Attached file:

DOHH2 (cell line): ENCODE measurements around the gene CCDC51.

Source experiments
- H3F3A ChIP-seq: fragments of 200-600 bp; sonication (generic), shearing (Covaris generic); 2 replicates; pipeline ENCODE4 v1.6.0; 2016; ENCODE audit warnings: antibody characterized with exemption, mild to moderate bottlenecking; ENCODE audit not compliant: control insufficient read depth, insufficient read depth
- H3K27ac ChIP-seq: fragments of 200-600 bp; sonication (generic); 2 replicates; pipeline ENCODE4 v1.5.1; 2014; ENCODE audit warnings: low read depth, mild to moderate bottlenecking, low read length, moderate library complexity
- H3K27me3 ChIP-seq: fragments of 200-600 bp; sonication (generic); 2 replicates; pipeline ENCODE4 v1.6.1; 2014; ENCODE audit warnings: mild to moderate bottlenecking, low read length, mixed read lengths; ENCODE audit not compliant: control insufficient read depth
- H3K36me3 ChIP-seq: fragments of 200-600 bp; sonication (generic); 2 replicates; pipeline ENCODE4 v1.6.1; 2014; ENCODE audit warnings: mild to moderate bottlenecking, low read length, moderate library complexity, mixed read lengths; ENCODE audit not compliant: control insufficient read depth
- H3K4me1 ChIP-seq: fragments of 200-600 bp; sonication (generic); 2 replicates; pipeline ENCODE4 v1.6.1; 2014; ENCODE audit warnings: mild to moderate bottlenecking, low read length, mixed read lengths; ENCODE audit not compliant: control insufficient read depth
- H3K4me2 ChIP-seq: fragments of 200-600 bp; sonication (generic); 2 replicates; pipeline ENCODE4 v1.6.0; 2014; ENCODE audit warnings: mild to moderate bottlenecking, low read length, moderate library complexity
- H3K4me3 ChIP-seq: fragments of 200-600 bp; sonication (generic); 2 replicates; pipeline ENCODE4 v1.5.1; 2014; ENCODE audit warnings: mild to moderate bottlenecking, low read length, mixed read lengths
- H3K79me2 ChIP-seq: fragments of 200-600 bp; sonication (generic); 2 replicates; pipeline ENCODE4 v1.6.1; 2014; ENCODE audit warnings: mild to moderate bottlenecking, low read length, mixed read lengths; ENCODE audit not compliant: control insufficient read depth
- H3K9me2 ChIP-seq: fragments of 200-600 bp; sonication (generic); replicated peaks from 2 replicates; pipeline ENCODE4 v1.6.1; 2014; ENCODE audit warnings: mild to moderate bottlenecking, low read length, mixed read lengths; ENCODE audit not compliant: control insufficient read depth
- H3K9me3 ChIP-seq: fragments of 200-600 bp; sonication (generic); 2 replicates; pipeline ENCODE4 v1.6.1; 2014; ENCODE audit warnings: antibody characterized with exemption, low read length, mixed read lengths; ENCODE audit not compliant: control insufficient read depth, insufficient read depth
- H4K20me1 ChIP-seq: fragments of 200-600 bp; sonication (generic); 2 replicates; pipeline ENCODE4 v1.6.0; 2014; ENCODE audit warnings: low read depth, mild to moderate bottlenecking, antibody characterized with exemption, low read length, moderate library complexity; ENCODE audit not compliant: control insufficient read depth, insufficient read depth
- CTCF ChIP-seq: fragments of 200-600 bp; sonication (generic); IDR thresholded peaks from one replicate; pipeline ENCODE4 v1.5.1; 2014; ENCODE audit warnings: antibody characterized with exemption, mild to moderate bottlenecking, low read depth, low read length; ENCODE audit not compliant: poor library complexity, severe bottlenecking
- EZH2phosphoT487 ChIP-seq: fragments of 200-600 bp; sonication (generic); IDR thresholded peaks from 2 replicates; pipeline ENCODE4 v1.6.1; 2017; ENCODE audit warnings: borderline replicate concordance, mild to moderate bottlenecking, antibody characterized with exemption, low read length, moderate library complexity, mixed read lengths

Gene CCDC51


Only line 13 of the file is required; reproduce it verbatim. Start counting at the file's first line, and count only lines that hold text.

- H4K20me1 ChIP-seq: fragments of 200-600 bp; sonication (generic); 2 replicates; pipeline ENCODE4 v1.6.0; 2014; ENCODE audit warnings: low read depth, mild to moderate bottlenecking, antibody characterized with exemption, low read length, moderate library complexity; ENCODE audit not compliant: control insufficient read depth, insufficient read depth